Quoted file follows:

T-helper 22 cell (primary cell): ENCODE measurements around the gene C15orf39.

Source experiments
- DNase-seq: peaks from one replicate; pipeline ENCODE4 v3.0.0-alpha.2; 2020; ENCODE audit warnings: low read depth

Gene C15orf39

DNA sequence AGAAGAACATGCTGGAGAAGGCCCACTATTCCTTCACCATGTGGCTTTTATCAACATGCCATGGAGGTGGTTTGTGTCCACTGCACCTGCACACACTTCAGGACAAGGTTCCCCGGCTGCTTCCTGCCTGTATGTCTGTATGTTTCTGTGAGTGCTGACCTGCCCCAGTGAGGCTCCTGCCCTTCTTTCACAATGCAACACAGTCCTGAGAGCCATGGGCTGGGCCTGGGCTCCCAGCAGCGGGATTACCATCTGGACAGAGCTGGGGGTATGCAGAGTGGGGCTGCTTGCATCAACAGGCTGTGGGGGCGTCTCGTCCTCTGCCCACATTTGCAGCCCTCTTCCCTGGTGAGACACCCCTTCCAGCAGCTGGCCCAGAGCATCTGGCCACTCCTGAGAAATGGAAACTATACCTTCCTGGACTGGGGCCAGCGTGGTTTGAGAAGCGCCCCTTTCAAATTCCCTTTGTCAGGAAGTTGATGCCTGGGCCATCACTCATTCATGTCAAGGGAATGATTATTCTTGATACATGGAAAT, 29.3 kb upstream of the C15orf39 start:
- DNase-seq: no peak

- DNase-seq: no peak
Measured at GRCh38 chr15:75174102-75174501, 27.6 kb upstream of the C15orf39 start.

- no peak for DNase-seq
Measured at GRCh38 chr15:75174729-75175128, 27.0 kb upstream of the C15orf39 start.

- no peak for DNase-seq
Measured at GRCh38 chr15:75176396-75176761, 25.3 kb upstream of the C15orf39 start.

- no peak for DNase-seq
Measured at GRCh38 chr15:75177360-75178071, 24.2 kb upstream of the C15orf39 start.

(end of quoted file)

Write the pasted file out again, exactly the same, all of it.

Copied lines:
T-helper 22 cell (primary cell): ENCODE measurements around the gene C15orf39.

Source experiments
- DNase-seq: peaks from one replicate; pipeline ENCODE4 v3.0.0-alpha.2; 2020; ENCODE audit warnings: low read depth

Gene C15orf39

DNA sequence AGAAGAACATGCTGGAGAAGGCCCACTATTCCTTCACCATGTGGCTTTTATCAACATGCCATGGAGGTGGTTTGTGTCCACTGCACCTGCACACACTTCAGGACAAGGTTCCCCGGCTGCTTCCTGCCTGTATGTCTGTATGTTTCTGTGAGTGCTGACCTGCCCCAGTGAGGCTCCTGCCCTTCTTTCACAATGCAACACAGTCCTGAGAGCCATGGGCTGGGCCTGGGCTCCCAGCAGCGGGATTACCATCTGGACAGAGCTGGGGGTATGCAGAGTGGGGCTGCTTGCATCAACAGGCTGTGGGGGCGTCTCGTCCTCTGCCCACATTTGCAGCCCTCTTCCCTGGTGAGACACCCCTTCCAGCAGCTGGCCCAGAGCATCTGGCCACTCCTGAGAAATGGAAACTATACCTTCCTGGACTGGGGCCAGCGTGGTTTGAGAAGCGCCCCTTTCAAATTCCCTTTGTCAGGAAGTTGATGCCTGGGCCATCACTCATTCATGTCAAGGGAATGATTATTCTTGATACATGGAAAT, 29.3 kb upstream of the C15orf39 start:
- DNase-seq: no peak

- DNase-seq: no peak
Measured at GRCh38 chr15:75174102-75174501, 27.6 kb upstream of the C15orf39 start.

- no peak for DNase-seq
Measured at GRCh38 chr15:75174729-75175128, 27.0 kb upstream of the C15orf39 start.

- no peak for DNase-seq
Measured at GRCh38 chr15:75176396-75176761, 25.3 kb upstream of the C15orf39 start.

- no peak for DNase-seq
Measured at GRCh38 chr15:75177360-75178071, 24.2 kb upstream of the C15orf39 start.